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“I looked in the mirror and made a decision to change for the better.” with author Jon Gordon and Chaya Weiner

My wife almost left me because I was so negative and miserable. She said ‘I love you, but I’m not going to spend my life with someone who makes me miserable.’ I was allowing the fear and stress of life and providing for a wife and two small children get the best of me. After […]


My wife almost left me because I was so negative and miserable. She said ‘I love you, but I’m not going to spend my life with someone who makes me miserable.’ I was allowing the fear and stress of life and providing for a wife and two small children get the best of me. After her ultimatum telling me I had to change, I looked in the mirror and made a decision to change for the better. I started to research ways I could be more positive, and that began this journey of doing things to be more positive and then writing and sharing what I learned.


Jon Gordon is a worldwide six-time bestselling author, keynote speaker and leadership expert whose powerful speaking skills have played key roles in fostering significant results for numerous Fortune 500 companies including Southwest Airlines, Campbell Soup, Publix Supermarkets, and West Point Academy; sports organizations such as the Chicago Cubs, Texas Rangers, Los Angeles Dodgers, the Los Angeles Rams, Miami Heat, Atlanta Falcons, Clemson Football, Pittsburgh Pirates, Philadelphia Eagles, San Francisco 49ers; and school districts, hospitals and non-profits across the country. Gordon’s impactful speeches at annual leadership conferences for educators have resulted more than 150 schools across the country adapting programs based on his “Energy Bus” principles to create a positive school culture and develop future positive leaders. In his latest book, “The Power of a Positive Team,” Gordon shares the proven principles and practices that build great teams — and provides practical tools to help them overcome negativity and enhance their culture, communication, connection.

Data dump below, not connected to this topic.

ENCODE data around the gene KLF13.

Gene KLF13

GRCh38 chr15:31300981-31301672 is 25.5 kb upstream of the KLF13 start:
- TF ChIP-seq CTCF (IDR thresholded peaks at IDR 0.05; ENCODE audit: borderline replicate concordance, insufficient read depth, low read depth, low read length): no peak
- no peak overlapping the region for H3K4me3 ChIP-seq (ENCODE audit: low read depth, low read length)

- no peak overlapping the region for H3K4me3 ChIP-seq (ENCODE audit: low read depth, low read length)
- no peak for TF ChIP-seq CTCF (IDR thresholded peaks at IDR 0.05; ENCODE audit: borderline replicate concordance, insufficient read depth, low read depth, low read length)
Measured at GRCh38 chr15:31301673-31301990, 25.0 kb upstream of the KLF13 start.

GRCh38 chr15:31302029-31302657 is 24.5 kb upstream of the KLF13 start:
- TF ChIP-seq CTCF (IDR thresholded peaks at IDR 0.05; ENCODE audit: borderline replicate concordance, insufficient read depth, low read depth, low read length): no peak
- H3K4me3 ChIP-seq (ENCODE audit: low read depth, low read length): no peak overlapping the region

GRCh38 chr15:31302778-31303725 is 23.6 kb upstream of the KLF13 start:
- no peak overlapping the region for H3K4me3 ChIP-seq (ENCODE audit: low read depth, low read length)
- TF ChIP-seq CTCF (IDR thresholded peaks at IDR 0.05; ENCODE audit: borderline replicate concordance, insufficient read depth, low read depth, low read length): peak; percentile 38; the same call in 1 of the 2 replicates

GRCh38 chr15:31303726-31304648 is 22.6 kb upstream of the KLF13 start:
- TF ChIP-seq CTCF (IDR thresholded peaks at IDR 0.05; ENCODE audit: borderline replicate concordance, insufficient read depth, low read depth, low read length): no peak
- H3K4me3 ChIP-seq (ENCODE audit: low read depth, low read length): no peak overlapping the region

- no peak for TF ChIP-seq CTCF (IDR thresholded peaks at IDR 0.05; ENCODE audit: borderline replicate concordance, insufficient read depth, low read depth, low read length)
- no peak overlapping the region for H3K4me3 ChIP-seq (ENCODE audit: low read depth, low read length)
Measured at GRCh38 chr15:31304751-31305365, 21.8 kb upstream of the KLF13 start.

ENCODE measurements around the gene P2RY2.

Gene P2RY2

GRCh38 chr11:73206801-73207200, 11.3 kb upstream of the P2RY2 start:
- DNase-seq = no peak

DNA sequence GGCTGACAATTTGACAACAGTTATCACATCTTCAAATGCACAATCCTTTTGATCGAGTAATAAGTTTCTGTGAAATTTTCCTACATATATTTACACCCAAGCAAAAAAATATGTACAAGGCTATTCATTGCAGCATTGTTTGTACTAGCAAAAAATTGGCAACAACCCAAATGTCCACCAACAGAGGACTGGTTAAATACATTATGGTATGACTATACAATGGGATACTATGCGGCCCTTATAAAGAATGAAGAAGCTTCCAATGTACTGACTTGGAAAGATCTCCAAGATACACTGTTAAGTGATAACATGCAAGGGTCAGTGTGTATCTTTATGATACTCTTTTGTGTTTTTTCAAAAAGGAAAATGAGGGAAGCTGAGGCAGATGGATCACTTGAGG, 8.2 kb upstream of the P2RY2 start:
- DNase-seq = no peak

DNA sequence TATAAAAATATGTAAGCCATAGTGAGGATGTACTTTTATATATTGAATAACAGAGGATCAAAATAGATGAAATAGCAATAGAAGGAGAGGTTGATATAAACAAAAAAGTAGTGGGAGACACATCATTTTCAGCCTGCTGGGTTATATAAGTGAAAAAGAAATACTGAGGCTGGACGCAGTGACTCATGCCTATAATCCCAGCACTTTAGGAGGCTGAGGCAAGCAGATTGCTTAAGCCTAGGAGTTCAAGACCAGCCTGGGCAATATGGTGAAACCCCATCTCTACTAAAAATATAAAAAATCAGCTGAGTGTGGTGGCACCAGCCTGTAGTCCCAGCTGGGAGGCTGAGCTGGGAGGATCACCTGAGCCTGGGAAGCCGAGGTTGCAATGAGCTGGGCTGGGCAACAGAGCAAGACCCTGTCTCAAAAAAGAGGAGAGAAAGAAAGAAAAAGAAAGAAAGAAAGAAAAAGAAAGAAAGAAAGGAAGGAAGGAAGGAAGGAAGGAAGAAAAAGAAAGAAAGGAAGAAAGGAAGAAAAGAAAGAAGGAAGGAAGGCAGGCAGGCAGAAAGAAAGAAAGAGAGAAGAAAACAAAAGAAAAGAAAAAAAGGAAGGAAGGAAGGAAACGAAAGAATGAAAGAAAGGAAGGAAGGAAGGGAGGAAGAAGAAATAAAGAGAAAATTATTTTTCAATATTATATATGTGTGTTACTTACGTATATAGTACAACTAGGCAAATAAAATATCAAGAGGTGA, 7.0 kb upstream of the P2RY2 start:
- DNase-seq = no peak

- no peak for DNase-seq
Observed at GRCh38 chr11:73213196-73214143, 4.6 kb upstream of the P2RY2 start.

Thank you so much for joining us! Can you share a story about what brought you to this particular career path?

My wife almost left me because I was so negative and miserable. She said ‘I love you, but I’m not going to spend my life with someone who makes me miserable.’ I was allowing the fear and stress of life and providing for a wife and two small children get the best of me. After her ultimatum telling me I had to change, I looked in the mirror and made a decision to change for the better. I started to research ways I could be more positive, and that began this journey of doing things to be more positive and then writing and sharing what I learned.

Can you share the most interesting story that occurred to you in the course of your career?

It’s hard to share just one because I have had many. But I think the most interesting is the story of my journey and the fact that my first and most popular book, “The Energy Bus,” was rejected by more than 30 publishers, and my agent said I should give up or self publish. I knew I couldn’t give up because I had a vision to inspire and encourage as many people as possible one person at a time. So I kept hoping, dreaming, and praying. Thankfully, John Wiley & Sons called out of the blue and offered to publish the book. When the book came out it was a huge hit in South Korea, but not one book store in the United States would carry the book. I was big in Korea, but unknown in my own country. I went on a 28-city book tour paid for by myself to promote the book, and only about 5–20 people showed up at each event. The most we had were 100 people in Des Moines, Iowa. I kept sharing the message, and eventually book stores started to carry the book. It started to spread, and it became a best seller after about five years. It still frequently hits the WSJ best seller list, 12 years after it was first published. It has sold about two million copies so far worldwide and continues to spread. It’s been an unexpected journey and I’m very grateful.